Prediction No. 2: You’ll have to get used to changing your hiring plans.
Every team has hiring goals that change over time, but if you feel like the pace of change has been speeding up lately, you’re not alone. LinkedIn asked thousands of talent acquisition professionals about their teams’ top priorities from now until 2024. The clear No. 1 answer: Keeping up with rapidly changing hiring needs.
As business models, markets and goals change rapidly, the report said that recruiting teams will need to be able to pivot quickly. “One way to stay agile is by making sure recruiters are comfortable bringing in all types of talent,” said LinkedIn. “Instead of only hiring within one business line, try to mix things up and hone your general recruiting skills.”
Prediction No. 3: Recruiters will bring more business strategy.
Many recruiting jobs still revolve around executing a few core tasks, like sourcing, interviewing, or closing candidates. “The Future of Recruiting” report said that it’s one thing to execute a hiring plan, but it’s quite another to design a hiring plan — and in the future, companies will ask recruiters to do both.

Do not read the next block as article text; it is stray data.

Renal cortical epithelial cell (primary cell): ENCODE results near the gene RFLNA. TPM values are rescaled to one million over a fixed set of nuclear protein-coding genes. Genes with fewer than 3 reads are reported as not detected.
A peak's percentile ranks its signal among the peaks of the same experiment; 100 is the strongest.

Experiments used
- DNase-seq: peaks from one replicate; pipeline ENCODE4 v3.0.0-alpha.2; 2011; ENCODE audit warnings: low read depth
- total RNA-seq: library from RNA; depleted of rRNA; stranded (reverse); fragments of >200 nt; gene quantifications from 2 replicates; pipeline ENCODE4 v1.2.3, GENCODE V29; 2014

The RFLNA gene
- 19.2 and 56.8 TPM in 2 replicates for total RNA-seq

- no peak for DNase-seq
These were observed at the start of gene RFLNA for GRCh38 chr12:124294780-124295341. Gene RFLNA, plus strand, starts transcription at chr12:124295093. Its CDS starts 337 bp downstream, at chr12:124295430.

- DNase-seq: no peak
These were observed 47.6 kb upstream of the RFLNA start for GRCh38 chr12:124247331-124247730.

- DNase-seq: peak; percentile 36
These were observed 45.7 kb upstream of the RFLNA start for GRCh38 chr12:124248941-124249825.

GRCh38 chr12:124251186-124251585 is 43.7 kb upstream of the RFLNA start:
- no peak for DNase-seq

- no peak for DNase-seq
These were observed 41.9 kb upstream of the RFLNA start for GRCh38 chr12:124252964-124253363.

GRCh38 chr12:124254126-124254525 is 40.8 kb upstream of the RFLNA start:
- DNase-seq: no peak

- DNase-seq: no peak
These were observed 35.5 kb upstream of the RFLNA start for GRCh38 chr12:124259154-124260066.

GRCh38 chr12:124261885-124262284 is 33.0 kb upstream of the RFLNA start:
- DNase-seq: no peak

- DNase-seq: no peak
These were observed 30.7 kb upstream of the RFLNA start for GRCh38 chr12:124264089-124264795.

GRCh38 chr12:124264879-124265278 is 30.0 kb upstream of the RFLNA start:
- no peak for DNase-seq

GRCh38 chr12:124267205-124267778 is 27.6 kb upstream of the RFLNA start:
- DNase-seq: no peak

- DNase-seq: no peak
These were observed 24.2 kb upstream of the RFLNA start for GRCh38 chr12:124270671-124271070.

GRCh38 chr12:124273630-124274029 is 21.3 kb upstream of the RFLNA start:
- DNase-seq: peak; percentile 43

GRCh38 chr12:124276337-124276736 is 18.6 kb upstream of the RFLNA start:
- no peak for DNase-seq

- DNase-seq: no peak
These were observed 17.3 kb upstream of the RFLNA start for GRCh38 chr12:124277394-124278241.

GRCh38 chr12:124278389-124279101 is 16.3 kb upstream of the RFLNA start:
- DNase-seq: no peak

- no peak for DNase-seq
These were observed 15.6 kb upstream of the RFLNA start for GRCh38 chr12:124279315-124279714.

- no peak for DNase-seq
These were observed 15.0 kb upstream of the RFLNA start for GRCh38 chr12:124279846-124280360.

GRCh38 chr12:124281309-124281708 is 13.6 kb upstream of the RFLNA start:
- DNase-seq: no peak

Strategic thinking, problem solving and general business acumen will be as important as knowing the ins and outs of recruiting. We already see this at the highest levels of talent acquisition, where more than one in three (35 percent) current heads of recruiting came from a role outside of HR, according to LinkedIn data. “In this more strategic role, leaders and rank-and-file recruiters will be the ones telling the business when they need a new hire — rather than the other way around,” the report said.
Prediction No. 4: It will be easy to track recruiting activity, but you’ll care more about calculating business impact.